Group of orchard workers goes on strike
A group of 17 orchard workers near Quincy were still on strike Tuesday, their handmade picket signs leaning up against tables and trees, waiting for a response from the company they work for following further talks on Monday afternoon.
The 17 are housed at 22646 Road 6 NW, about eight miles southwest of Quincy, and they work at W&L Orchards, operated by Larson Fruit, of Selah.
It was a peaceful protest. On Monday, while designated spokespersons talked with a company representative at a table about 20 yards away, most of the strikers waited in the shade. Staff from Quincy Community Health Center had brought water and checked the workers’ blood pressure.
At 2 p.m., the session ended, and the workers listened to a report from Ramon Torres of Familias Unidas por La Justicia, of Burlington. They expected to hear back from the company in a couple of hours, but the next day, the workers were still waiting.
Coordinating along with Torres was Edgar Franks from Community to Community Development, of Bellingham. He described the organization as a farmworker advocacy organization. Franks said they were there to help the workers understand their rights, the rules in Washington state and to hear the workers’ stories.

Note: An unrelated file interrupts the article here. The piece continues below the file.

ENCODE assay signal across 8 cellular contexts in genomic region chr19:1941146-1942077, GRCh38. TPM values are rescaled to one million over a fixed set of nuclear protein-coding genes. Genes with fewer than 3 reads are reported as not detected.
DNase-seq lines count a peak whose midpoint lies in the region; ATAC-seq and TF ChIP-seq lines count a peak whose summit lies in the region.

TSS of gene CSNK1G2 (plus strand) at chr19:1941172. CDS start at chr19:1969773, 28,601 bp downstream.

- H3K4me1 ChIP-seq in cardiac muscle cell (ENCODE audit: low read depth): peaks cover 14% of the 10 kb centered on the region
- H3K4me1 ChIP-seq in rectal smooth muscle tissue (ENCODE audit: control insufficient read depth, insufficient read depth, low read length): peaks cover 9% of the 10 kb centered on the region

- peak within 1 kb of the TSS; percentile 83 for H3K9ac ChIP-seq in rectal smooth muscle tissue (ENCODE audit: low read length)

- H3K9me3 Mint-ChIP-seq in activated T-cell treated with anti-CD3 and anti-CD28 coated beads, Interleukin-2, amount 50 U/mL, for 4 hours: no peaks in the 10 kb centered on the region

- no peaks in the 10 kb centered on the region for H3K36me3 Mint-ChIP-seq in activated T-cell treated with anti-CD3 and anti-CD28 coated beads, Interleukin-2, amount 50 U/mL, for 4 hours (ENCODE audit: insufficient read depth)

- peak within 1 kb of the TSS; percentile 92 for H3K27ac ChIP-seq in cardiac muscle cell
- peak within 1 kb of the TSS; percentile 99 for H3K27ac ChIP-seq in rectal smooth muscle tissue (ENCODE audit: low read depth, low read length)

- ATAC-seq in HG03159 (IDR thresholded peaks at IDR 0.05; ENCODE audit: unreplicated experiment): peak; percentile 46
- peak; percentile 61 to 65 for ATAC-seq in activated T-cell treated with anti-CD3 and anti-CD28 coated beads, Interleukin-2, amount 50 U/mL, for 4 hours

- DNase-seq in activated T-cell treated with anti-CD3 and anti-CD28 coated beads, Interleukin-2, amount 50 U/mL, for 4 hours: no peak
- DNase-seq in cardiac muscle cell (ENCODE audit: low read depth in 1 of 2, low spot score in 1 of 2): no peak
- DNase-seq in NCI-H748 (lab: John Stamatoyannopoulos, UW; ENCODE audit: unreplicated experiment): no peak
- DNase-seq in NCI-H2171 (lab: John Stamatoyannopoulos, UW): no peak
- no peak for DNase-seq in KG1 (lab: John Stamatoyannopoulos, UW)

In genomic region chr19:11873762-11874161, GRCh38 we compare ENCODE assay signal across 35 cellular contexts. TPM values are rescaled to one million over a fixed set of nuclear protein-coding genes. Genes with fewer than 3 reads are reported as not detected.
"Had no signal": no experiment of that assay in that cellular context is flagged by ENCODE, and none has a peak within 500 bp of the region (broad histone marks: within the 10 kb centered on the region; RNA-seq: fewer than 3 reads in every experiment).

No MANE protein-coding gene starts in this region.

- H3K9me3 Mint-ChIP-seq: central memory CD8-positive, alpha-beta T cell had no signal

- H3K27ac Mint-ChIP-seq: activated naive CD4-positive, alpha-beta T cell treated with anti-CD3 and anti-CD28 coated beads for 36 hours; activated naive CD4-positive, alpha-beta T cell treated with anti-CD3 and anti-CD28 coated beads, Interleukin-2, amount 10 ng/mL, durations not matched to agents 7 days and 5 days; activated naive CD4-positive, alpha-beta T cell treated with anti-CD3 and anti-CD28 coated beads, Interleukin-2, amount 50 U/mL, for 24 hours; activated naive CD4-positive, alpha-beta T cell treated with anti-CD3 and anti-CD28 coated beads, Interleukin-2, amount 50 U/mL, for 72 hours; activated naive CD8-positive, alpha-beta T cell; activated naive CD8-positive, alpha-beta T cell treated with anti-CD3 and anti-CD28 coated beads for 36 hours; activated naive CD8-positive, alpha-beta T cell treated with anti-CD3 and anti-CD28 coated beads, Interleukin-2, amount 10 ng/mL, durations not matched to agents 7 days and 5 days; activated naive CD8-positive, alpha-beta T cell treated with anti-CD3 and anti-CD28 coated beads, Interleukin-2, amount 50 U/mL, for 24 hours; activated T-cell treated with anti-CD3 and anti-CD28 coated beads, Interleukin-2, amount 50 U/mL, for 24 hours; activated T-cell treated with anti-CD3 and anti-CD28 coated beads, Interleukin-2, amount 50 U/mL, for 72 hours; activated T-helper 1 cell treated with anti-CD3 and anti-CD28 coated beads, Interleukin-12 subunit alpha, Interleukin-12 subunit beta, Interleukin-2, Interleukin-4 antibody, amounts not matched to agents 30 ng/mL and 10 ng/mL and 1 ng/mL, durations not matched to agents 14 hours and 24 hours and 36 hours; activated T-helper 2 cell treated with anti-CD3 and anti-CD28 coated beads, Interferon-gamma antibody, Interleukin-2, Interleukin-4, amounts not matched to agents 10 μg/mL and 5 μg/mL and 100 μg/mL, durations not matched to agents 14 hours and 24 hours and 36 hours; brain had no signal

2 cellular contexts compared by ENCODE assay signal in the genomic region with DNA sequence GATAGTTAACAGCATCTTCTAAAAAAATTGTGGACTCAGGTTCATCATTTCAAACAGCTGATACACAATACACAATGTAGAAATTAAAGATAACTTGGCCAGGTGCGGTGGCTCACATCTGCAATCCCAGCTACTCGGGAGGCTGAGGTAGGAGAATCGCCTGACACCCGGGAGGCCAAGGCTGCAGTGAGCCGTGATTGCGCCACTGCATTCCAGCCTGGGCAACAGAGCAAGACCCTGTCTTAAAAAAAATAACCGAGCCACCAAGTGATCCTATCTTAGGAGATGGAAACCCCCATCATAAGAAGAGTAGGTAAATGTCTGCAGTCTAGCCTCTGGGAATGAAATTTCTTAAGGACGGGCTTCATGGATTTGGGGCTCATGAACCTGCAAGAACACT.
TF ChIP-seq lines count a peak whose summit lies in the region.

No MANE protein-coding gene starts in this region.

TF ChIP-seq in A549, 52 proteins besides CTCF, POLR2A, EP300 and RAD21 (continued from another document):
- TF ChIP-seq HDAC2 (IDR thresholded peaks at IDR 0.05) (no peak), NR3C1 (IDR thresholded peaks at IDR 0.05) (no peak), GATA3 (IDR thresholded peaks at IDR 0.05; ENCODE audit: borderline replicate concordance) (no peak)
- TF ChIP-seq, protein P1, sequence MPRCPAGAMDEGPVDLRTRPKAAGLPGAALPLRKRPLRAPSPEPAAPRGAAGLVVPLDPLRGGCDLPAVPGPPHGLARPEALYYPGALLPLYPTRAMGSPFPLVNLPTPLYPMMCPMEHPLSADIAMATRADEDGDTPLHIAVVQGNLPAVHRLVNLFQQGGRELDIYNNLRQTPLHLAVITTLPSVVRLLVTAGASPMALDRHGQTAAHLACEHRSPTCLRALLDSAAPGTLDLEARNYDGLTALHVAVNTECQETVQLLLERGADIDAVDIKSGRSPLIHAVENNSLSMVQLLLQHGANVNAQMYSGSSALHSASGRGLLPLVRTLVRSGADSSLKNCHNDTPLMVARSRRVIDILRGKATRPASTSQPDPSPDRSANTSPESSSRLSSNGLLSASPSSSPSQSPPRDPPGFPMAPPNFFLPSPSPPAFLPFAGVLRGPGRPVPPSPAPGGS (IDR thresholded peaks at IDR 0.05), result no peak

Franks said that he has heard from the workers that six of them had fallen off ladders, were denied medical care and told to get back to work. There were also some complaints about the housing.
Imelda Mariscal, who once worked for the company and was helping the striking workers, said they were being mistreated; there were broken ladders; and, after falls, the workers were not given medical attention. Mariscal said she was seeking additional support for the workers because some of them have family members with serious medical needs.
Larson Fruit did not immediately reply to a request for comment. However, a company official was quoted in The Wenatchee World as saying that the company has been communicating with the workers since their complaints were presented last week.
Reviewing events of the past few days, one of the workers said the crew stopped work Wednesday and Thursday and the company did not negotiate. Among the workers’ concerns were the conditions imposed by the crew chief. There were misunderstandings over how high the bins should be filled and the ticketing system that tracks the harvesting work completed, he said. The worker said he has worked in this area before without incident and has nothing against the company. He said some of the strikers have worked for Larson before without any problems.
They went back to work on Friday, he said, and on Saturday afternoon, three were fired. The workers returned to their strike on Sunday and want the fired workers to be given their jobs back.
By Dave Burgess, firstname.lastname@example.org